Since a general upregulation of the chaperone system is expected to ameliorate neurodegeneration, some efforts have focused on the HSF1 protein, which is recognised as the master transcription factor that regulates the activity of the PN [34]. HSF1 is normally responsive to stress; thus, small molecules that induce HSF1 act through non-specific stressful mechanisms, which makes them of little use as therapeutics. A small molecule has been recently identified, namely HSF1A, which activates HSF1 without causing cellular stress and increases the levels of HSP70s, thus reducing protein aggregates in various mammalian cells and fruit fly models [35][36].
Even though molecular chaperones seem to be promising targets, the tuning of the other modules of the PN (i.e., protein synthesis and degradation) also represents a good strategy. For instance, the use of small molecules which boost the UPS and/or ALP system has been proposed [37][38][39] in order to improve protein clearance, thus ameliorating neuron cells viability. On the other hand, reducing the translational activity represents an equally promising strategy. Indeed, reducing the levels of newly synthesized proteins results in the unburdening of the downstream PN modules. A general reduction of protein translation is always observed in response to stress when the cellular energy needs to be saved to cope with the adverse conditions. In this frame, the pharmacological lengthening of stress-induced translational attenuation has been proved to be effective in proteinopathies [40][41], even though it cannot be envisioned as an actual therapeutic strategy.

5. Novel Strategies to Ameliorate Proteinopathies: The “Network Medicine” Approach

As already described, the PN comprises around 2000 components functionally grouped into three main modules. These modules are deeply interconnected, and all components work together and compensate one another to maintain proper protein homeostasis. The malfunction of even a single or a small group of components unavoidably impacts the whole PN, with consequences that are difficult to predict if every single component is considered as a standalone.

5.1. Complex Systems and Diseases

Biological organisms are complex systems made of individual components which interact at different levels, thus creating a complex network. In this frame, any possible alterations which impact the function of a single component (e.g., a specific gene mutation) will introduce a perturbation in the entire network. Typically, complex systems are capable of reacting to both internal and external changes by the reorganization of their individual components, which results in the acquisition of novel properties. These properties of the system can be explained only in the frame of the systems theory [42][43]. Indeed, an “emergent property” is a characteristic of the system that is not present in its individual components but arises from the collaboration among the elements of the system.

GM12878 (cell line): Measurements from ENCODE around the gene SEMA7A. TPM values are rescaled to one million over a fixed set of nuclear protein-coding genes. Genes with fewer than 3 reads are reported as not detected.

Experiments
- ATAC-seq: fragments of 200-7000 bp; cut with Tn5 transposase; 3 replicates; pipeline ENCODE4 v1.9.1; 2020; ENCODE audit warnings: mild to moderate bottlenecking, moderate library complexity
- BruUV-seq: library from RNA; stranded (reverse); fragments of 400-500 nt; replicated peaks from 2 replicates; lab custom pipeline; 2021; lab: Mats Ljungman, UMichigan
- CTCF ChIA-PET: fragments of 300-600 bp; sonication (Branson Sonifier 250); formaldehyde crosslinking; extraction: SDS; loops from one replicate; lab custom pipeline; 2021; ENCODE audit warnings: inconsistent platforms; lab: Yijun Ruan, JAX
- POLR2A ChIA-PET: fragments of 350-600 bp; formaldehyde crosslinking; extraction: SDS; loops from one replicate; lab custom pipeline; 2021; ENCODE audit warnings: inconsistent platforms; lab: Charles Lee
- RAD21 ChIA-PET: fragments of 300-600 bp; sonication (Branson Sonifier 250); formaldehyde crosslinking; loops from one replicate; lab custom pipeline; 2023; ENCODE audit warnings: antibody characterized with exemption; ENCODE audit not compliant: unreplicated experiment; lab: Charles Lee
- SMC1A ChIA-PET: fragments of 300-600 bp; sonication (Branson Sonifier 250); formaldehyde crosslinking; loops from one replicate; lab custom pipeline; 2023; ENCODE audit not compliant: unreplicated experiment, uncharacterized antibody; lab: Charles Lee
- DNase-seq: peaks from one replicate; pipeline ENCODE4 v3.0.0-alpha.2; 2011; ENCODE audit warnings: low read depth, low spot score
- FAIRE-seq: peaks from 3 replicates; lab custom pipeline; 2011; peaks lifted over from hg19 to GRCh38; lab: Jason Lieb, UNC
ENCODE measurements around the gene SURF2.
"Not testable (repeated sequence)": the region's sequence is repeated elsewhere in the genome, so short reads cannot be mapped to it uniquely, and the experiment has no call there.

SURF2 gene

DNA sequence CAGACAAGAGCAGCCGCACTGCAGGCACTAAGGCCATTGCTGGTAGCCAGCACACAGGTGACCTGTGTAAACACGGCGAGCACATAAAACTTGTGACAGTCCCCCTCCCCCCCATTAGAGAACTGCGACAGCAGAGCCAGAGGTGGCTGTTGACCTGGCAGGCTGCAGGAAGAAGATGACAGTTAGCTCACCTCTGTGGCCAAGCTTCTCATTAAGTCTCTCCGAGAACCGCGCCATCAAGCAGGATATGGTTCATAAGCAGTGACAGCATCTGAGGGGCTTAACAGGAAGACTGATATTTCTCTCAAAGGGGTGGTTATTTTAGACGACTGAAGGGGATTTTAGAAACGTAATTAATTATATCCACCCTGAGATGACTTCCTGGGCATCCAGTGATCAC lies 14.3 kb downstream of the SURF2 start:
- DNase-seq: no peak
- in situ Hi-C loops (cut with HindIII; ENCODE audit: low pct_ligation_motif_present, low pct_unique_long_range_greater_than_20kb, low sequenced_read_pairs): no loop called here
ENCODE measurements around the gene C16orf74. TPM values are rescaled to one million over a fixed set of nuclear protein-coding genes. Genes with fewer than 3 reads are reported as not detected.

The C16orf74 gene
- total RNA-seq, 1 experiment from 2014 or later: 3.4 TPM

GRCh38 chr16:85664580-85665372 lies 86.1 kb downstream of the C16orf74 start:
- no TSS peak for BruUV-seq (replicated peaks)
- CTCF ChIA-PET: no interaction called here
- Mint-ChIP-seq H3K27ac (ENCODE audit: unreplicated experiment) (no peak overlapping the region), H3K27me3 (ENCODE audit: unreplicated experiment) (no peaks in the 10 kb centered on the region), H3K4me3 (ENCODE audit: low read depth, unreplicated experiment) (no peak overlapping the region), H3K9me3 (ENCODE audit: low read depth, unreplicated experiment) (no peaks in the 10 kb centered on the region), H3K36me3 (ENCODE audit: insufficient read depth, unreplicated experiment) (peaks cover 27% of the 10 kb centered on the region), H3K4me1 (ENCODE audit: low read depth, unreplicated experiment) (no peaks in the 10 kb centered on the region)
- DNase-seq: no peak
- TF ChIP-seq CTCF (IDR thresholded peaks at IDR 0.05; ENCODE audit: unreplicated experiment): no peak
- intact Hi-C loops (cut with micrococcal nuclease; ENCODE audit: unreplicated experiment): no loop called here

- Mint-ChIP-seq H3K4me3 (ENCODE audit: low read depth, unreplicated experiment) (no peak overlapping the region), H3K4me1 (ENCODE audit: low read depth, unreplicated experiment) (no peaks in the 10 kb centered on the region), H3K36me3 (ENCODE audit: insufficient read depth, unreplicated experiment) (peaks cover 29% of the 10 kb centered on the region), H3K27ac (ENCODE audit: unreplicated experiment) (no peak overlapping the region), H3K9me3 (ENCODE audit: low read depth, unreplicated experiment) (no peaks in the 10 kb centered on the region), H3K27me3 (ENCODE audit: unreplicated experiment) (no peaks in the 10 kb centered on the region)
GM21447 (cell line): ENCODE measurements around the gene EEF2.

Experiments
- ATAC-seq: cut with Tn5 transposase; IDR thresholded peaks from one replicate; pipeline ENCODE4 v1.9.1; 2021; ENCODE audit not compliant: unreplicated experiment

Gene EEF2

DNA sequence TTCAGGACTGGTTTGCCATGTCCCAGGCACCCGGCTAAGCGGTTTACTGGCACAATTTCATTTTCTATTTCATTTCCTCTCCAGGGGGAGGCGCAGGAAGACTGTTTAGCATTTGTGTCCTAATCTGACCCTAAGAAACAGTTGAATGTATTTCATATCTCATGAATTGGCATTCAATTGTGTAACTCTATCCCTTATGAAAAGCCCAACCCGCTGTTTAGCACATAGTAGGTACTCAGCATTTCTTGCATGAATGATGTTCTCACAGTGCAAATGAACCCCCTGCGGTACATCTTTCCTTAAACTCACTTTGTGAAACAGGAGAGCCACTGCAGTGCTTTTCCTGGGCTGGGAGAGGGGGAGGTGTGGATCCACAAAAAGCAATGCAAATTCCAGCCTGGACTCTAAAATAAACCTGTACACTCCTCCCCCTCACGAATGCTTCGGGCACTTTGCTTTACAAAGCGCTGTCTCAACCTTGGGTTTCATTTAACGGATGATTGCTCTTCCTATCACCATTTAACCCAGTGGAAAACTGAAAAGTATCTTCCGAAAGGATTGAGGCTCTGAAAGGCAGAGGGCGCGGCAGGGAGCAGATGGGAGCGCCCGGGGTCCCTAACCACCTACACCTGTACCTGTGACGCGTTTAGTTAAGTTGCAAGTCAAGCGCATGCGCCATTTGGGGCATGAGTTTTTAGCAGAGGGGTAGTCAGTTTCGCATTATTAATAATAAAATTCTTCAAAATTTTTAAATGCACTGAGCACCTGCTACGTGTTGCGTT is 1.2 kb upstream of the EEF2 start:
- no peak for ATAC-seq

The concept of “emergence” is perfectly suitable to multifactorial diseases, in which multiple factors can be associated with the pathogenetic process. Neurodegenerative diseases belong to this category, since the diseased state is usually the result of multiple genetic and environmental causes. Even in familiar forms (e.g., PARK2-mutated PD patients), where a clear genetic alteration is recognized as the main etiological driver, the clinical phenotype can vary, based on the co-occurrence of additional factors. Moreover, complex diseases always display nonlinear correlation between genotype and phenotype, which means that the same genotype can result in different phenotypes and also that the same disease phenotype can arise from different genotypes. One example is the GGGGCC hexanucleotide repeat expansion in the C9orf72 gene, which is associated with both ALS and frontotemporal dementia (FTD) [44]. On the other hand, several gene mutations (i.e., the so-called PARK PD-associated loci) are associated with familiar PD as a clearly defined clinical phenotype [45].

5.2. Network Medicine

The “network medicine” approach has been proposed to overcome the main limitations of the classical targeted approach in medicine [46]. This novel approach is founded on the observation that a disease is almost never the result of a single protein dysregulation but usually reflects alterations of a complex intracellular network. Thus, targeting a single component of a complex network based on its involvement in a disease can represent an effective therapeutic strategy, but also entails several limitations. First, the outcomes are not completely predictable. For instance, the inhibition/boosting of a chaperone molecule can trigger downstream events, such as compensation mechanisms from other chaperones. Second, there is never only one real target. Every single component of the PN displays at least a small group of direct interactors (either physical or functional), whose activity is obviously also affected. Targeting a single component that plays a central role in the network can disrupt the entire network. For instance, the inhibition of HSP90s, which are able to increase the levels of HSP70s, resulting in beneficial effects on protein aggregation, is actually not feasible due to the fact that HSP90s are central highly connected nodes (so-called “hubs”) in the PN.
The classical reductionist view of the “one-target” pharmacology usually fails to identify novel therapeutics for complex diseases. In this frame, “network pharmacology” represents a way to innovate drug discovery. It takes advantage of the networks generated from the integration of “omics” data through the tools of systems biology. This network-centric approach is able to (i) suggest novel targets, (ii) identify hidden pathways involved in the disease, (iii) predict the effects of a treatment considering the entire system, (iv) suggest the dosing of a drug, based, for instance, on metabolic profiling, and (v) identify the causes of drug resistance and/or toxicity based on the “shape” (e.g., robustness, connectivity, fragility) of the network.